## Studio Lighting Basics Part 1: Lighting Ratios

When doing studio shooting, there is practically an infinite combination of lighting setups that you can use in your arsenal. Before going wild with lighting setups, it is helpful to understand the basics of studio lighting and lighting ratios.

Let’s talk about the basics of lighting components before talking about lighting ratios.

One common setup is with the use of three lights. There is the key light, the fill light, and the back light.

The key light is the main light, and is used to add light to the subject, representing the sun.

The fill light adds light to the shadows of the subject. The fill light is at most as bright as the key light, but is typically darker (hence “fill”).

The back light (highlight, kicker, hair light) adds light from behind of the subject, to help separate the subject from the background. For example, if photographing a model wearing black clothing in front of a black background, you wouldn’t be able to see their outline without some light source. The back light is at least as bright as the key light, but often brighter.

Now to describe the lighting setup, we use light ratios. Light ratios measure the ratios between the f-stop numbers of the light source.

Let’s have a quick crash course on f-stop numbers. An f-stop number represents the ratio of the focal length of the lens, divided by the diameter of the aperture. Every f-stop increment (larger f-stop number) corresponds to half the light entering the camera; i.e. f11 will let in half the light of f8.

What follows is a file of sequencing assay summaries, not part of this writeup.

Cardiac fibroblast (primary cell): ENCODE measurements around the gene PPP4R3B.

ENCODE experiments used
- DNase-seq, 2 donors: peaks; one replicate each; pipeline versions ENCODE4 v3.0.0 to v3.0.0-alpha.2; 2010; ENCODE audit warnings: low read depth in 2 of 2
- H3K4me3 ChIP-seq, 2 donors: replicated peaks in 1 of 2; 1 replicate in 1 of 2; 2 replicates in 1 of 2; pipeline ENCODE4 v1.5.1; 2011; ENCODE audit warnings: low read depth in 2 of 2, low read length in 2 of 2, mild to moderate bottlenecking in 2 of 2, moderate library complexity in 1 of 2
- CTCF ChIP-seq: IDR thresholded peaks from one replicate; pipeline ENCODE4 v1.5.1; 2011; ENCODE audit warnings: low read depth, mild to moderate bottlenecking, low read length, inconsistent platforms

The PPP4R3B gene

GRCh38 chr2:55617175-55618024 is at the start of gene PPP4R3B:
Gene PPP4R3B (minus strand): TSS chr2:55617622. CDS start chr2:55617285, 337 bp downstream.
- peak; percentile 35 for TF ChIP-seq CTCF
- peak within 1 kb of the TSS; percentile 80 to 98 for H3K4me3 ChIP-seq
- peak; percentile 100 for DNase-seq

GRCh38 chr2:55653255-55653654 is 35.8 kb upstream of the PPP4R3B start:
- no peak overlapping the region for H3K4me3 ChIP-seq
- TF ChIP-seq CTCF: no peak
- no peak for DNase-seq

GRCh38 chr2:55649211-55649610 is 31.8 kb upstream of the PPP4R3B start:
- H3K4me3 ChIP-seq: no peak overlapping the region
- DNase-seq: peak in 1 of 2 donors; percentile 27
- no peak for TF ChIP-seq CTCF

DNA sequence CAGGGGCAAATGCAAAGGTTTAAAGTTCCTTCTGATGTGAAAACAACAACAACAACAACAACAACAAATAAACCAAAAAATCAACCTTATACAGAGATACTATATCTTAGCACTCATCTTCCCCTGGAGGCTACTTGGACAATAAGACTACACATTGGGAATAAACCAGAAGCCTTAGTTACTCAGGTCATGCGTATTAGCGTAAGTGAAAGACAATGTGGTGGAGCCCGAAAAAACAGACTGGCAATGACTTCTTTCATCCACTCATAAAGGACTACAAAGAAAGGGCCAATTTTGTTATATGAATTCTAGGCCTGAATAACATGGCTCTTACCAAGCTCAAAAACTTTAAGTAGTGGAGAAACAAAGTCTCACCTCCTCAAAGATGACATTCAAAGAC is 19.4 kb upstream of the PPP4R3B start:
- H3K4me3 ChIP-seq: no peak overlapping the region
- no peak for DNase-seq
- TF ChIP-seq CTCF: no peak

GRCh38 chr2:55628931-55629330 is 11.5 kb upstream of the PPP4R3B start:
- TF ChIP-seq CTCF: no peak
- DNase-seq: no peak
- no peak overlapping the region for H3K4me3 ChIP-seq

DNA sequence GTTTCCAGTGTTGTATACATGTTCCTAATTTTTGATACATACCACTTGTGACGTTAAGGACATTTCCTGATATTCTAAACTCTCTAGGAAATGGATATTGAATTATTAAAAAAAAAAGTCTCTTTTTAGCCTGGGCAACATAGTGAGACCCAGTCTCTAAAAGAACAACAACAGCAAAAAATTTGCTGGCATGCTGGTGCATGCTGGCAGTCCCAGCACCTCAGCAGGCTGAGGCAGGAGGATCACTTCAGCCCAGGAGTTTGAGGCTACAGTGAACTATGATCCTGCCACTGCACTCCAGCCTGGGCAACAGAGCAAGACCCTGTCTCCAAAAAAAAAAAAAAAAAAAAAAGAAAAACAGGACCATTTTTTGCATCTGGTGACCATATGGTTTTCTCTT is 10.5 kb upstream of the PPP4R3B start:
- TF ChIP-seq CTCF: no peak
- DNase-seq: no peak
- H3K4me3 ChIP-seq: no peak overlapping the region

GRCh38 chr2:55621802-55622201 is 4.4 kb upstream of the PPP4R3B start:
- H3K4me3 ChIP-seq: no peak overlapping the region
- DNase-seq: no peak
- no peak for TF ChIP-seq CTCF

The standard f-stop scale is represented by a factor of √2, or about 1.4 per stop:

f/1, f/1.4, f/2, f/2.8, f/4, f/5.6, f/8, f/11, f/16, f/22, f/32, f/45, f/64, f/90, f/128

For a more detailed discussion on f-stops (f-numbers), please consult Wikipedia.

When speaking of lighting, if you measure the light using a light meter (or the built in light meter in your camera), by keeping the shutter speed and ISO setting consistent and adjusting the light output of each light, you will get a reading of the f-stop number required to properly expose the image. (Lighting is measured by turning off the other lights, and only testing one light at a time).

So lighting at f8 is half as bright as lighting at f11, meaning you need a smaller aperture so as to not over-expose the image.

The lighting ratio can be described as the key to shadow ratio, which is the ratio of the key light to the fill light. The key light is always represented by a factor of 1, and the shadow ratio is a factor of fill light with respect to the key light. A 1:1 ratio means the fill light is the same as the key light. A 1:2 ratio means the fill light is half as bright as the key light. This would be one f-stop of lighting difference – for example f8 of key light and f11 of fill light. A 1:4 ratio is two f-stops of difference (since every f-stop is a doubling of brightness). A 1:8 ratio is three f-stops.

If you are looking at two f-stops of lighting difference, e.g. f8 of key light and f16 of fill light, you would represent this as 1:4 lighting ratio. Remember that each f-stop represents a factor of 2, so the lighting ratio doubles every f-stop.